Hey Seattle Kraken fans, get ready for an influx of funnel cakes.
If you’re a longtime Everett Silvertips fan, you probably know what I’m talking about. If you’re a Kraken fan, you’re about to find out.
When the Kraken’s 2023-24 NHL season begins Tuesday night against the defending Stanley Cup-champion Vegas Golden Knights, those of us in this part of the Puget Sound region will hear a familiar voice on Seattle’s radio broadcast of the game. Al Kinisky, who spent a decade as the color commentator on Everett Silvertips radio broadcasts, is reprising that role with the Kraken on Sports Radio KJR.
So the man with the signature, “Bring on the funnel cakes!” victory tagline is once again hitting the airwaves.
“It’s pretty phenomenal,” Kinisky said about becoming the Kraken’s radio color analyst. “I can’t say enough good things about the organization and the people I’ve met so far. The culture is not just something you see on their website, there’s a real genuineness to it.”
Kinisky, 51, served as Everett’s radio color commentator from 2006-16. His tenure spanned four play-by-play announcers, as he spent one season with Keith Gerhart, four each with Jon Rosen and Travis Huntington, and one with Mike Benton.
And it was during his time beside Rosen that, “Bring on the funnel cakes!” was born.
“Neither of us had called a road win against Seattle,” Rosen said when explaining the origin story. “The Tips were not good at KeyArena, and even at ShoWare Center they were O-fer. So when we finally won a game at ShoWare, I think it was late in the 2008-09 season, we were so happy and relieved that we decided to go to a brewery across the street to have a couple beers. They had funnel cakes on the menu and we were like, ‘Why not?’ So it became a very natural — if completely esoteric — way to end a broadcast win over Seattle, with Al saying, ‘Bring on the funnel cakes!’”
Kinisky served up plenty of funnel cakes before stepping down from the Silvertips gig in 2016 so he could spend his evenings watching his own children playing sports, rather than talking about other people’s children. But those children are now grown, and Kinisky was considering getting back into the game when Dave Tomlinson, who served as the Kraken’s radio color commentator during the franchise’s first two seasons, departed to join the Vancouver Canucks’ television broadcast team. That’s when Kinisky received a fateful call.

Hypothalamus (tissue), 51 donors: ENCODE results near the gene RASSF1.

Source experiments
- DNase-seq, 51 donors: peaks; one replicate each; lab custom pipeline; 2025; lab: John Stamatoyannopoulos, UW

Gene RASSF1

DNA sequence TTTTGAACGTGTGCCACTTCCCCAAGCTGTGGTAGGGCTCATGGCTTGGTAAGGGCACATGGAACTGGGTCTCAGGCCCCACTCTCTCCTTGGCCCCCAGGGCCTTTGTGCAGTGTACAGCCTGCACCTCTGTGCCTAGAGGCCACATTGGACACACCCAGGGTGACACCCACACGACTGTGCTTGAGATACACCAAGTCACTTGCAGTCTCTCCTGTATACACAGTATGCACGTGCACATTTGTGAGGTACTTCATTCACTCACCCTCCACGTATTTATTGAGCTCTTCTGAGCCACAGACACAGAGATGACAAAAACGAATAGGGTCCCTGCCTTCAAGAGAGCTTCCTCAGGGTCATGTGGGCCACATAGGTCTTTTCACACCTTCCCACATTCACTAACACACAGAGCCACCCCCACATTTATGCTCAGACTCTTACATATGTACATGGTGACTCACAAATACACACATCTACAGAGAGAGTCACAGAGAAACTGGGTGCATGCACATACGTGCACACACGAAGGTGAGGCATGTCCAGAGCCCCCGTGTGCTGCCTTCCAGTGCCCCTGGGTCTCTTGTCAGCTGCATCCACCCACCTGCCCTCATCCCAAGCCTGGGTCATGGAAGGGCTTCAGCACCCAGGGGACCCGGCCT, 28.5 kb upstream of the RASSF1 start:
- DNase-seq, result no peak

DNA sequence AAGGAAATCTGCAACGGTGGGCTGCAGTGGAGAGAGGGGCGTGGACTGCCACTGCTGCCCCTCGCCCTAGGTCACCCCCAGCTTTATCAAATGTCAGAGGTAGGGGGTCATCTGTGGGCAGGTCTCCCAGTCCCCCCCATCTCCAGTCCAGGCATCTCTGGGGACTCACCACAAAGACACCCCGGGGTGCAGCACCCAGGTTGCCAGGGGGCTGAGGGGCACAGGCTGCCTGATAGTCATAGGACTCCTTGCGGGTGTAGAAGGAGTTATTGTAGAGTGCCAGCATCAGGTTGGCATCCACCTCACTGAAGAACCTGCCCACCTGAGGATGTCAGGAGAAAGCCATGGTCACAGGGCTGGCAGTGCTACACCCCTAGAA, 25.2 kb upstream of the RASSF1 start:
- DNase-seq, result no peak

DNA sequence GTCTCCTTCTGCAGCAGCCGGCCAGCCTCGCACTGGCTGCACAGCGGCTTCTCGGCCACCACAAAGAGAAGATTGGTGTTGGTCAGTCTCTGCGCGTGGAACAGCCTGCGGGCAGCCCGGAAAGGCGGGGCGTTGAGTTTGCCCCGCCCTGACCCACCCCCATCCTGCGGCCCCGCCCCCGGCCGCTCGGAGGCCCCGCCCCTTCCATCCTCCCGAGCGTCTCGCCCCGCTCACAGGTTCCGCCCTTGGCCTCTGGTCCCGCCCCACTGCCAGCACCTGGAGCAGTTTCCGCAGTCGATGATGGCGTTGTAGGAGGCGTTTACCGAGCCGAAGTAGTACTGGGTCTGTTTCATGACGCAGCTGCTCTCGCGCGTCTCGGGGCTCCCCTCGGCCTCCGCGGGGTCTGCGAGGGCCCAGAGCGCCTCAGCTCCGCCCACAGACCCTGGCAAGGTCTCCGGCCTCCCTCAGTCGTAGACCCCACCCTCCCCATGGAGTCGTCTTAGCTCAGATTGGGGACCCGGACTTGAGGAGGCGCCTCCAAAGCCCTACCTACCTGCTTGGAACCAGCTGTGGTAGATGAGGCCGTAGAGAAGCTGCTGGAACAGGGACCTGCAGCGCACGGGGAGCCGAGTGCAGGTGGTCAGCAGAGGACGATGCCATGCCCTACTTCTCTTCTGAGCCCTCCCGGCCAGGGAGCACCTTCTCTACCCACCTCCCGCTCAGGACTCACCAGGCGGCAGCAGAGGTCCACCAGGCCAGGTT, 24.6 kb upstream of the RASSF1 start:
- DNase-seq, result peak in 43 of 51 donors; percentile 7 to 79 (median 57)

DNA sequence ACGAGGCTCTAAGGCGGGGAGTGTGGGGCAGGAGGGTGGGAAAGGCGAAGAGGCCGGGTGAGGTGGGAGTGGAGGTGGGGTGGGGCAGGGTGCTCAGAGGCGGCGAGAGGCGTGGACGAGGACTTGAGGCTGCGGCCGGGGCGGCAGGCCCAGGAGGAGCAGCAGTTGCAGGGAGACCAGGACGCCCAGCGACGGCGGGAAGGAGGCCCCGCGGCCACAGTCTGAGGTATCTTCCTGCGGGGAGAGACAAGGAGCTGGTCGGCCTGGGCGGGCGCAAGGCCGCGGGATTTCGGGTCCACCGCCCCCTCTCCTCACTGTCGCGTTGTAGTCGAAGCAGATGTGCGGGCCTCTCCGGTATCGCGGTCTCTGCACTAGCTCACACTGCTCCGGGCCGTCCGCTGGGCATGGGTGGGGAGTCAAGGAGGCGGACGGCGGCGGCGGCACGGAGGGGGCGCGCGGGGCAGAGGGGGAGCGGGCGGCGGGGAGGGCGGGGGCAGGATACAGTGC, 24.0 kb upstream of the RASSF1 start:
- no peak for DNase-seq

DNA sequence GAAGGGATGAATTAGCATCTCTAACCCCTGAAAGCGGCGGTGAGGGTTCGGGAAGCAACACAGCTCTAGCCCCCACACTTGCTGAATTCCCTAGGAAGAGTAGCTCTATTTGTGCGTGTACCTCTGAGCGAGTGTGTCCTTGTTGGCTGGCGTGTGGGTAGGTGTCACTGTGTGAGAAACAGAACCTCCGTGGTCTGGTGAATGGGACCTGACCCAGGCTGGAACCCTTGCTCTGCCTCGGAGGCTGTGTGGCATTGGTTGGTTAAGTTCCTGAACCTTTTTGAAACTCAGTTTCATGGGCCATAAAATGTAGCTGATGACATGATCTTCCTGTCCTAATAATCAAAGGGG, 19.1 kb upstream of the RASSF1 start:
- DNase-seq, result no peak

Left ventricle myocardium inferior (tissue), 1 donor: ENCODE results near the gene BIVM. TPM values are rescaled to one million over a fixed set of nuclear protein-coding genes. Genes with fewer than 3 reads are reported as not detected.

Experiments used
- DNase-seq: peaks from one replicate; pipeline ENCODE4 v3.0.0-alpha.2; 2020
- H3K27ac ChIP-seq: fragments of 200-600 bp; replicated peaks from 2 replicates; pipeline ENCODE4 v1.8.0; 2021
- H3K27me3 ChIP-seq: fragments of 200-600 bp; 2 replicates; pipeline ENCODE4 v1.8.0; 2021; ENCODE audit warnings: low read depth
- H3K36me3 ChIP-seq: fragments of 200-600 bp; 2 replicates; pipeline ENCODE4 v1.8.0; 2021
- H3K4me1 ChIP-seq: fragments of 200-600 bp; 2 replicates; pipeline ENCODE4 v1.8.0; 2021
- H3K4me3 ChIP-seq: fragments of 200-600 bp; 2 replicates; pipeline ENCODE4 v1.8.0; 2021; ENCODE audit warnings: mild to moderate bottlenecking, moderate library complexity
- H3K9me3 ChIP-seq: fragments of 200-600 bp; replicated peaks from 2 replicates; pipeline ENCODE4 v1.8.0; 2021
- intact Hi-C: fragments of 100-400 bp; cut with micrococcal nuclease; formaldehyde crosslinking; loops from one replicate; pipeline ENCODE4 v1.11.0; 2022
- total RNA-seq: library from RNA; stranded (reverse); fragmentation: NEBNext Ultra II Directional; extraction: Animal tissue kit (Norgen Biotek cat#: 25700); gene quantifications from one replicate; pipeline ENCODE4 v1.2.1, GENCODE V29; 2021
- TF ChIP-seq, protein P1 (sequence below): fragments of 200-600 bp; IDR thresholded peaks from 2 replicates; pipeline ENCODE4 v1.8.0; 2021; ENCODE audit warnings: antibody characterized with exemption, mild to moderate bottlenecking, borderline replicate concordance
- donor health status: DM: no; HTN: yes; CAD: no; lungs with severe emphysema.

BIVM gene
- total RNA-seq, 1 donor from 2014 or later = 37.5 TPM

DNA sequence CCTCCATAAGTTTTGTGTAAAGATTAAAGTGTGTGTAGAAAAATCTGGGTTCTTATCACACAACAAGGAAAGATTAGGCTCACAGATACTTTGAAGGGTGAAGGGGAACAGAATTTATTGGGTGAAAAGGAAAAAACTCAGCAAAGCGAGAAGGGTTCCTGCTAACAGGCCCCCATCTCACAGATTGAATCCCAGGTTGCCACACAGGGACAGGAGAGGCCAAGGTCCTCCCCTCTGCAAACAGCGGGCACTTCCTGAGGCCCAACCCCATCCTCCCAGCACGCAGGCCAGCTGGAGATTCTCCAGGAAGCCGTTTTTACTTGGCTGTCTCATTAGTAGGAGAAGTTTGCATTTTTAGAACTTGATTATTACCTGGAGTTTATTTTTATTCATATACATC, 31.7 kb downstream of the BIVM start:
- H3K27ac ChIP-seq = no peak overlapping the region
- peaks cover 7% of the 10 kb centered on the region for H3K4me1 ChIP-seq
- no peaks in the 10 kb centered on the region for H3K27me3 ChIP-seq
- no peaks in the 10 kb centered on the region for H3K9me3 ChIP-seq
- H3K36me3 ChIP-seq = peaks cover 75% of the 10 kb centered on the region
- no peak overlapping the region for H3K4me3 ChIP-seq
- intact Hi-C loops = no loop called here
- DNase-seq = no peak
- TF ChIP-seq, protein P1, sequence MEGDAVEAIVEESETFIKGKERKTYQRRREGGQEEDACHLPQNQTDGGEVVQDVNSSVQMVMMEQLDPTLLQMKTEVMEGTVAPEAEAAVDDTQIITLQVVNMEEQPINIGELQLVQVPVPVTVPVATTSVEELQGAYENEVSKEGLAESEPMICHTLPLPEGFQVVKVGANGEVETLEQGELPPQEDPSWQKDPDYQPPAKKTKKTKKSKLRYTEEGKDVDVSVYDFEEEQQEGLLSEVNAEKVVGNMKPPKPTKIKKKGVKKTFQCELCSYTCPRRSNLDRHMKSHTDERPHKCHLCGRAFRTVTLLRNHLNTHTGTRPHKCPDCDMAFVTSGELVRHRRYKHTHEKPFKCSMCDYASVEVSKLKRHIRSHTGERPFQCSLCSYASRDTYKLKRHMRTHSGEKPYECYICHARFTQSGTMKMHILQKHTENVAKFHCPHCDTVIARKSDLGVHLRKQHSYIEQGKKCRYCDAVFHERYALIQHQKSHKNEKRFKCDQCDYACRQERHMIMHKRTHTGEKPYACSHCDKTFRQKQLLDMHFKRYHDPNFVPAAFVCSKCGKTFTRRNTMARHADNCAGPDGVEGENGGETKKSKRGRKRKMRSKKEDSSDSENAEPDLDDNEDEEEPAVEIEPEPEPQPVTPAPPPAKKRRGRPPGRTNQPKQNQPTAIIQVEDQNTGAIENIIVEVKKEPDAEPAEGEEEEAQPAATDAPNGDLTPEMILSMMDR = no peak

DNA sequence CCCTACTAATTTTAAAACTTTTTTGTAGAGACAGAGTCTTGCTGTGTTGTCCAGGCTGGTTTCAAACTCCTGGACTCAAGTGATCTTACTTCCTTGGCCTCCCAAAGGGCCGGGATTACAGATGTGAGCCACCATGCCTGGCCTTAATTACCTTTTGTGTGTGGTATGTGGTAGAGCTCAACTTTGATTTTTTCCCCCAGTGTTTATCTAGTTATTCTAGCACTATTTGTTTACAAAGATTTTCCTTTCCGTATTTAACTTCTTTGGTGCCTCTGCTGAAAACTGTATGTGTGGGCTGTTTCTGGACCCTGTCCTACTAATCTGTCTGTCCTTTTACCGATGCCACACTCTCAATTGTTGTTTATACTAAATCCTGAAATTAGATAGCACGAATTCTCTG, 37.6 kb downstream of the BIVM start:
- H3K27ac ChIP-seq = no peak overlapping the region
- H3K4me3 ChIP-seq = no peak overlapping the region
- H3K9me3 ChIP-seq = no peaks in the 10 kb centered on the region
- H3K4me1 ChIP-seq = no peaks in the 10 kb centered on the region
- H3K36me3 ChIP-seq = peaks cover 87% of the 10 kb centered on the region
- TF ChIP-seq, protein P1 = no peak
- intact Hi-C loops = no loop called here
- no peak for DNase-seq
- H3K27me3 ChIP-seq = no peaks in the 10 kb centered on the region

“I thought it was a prank call,” Kinisky said about his initial reaction when KJR reached out to him.
“I always had that voice in the back of my head saying this was something I wanted to come back to,” said Kinisky, whose full-time job was as an executive in corporate real estate. “I’m not quite an empty nester, but my kids are independent and no longer do sports, so I felt that going back now wouldn’t have the impact on my family like like it did when I was with Everett.”
Kinisky interviewed with KJR. He underwent a tryout with play-by-play man Everett Fitzhugh, where the pair simulated a broadcast while watching one of Seattle’s playoff games against Colorado from last season. Then two weeks ago he was hired, joining the likes of Benton (who’s also member of the KJR broadcast team), equipment manager James Stucky and photographer Chris Mast in a Silvertips reunion with the Kraken.
So what are listeners going to get from Kinisky?
1) Hockey knowledge. Kinisky played hockey at a high level. Although he never reached the NHL, he spent three seasons in the WHL with the Seattle Thunderbirds and Lethbridge Hurricanes, so he has first-hand expertise in playing the game at an elite level. And he’s able to convey that knowledge with an efficiency of verbiage — throwing a dash of self-deprecating humor about his own career in for effect.
2) Enthusiasm. Kinisky was fully invested while broadcasting Silvertips games, but without crossing over the line into boosterism. Rosen remembered that when Everett’s Kyle Beach scored a lacrosse-style goal from behind the net, Kinisky banged the wall of the broadcast booth in excitement so hard that it could be heard by the listeners. That’s how much he cares.
3) Local perspective. Kinisky, who’s originally from the greater Vancouver, B.C., area, spent two-plus seasons with the T-birds, married a local, and has called the Seattle area his home for 34 years. He’s embedded in the local hockey community, and he’s been on the ride with the Kraken from the day the team was announced, just like the rest of us. So he’s simpatico with the listeners.
“If there was someone born for this job in this market, it was Al,” said Benton, who made sure to give a full endorsement to KJR management. “He has the hockey acumen and he has the local acumen. How do you make a connection with the fans? Success it the obvious thing, but it’s also about how much you’re able to relate to the listener. He’s been a resident in this area since the early 90s, he’s seen how the hockey landscape has grown, and people gravitate to him for that reason. It’s why I think he’s such a great fit for this team.”
Kinisky hopes the fit will be for the long haul.
“I think my mentality is that I’m not someone who’s counting down the days until retirement,” Kinisky said. “At this point in my life I’m looking for career opportunities that I enjoy doing, rather than things I have to do to pay the bills, and this is definitely that. If I did this for a few years or two decades, I’m going to be happy about it.”
Will Kinisky be bringing his “funnel cakes” call with him to the Kraken broadcasts? “When it feels right, you’ll hear it,” he responded.
And then the entire Puget Sound region will get the chance to appreciate Kinisky the way we do in Everett.
Follow Nick Patterson on Twitter at @NickHPatterson.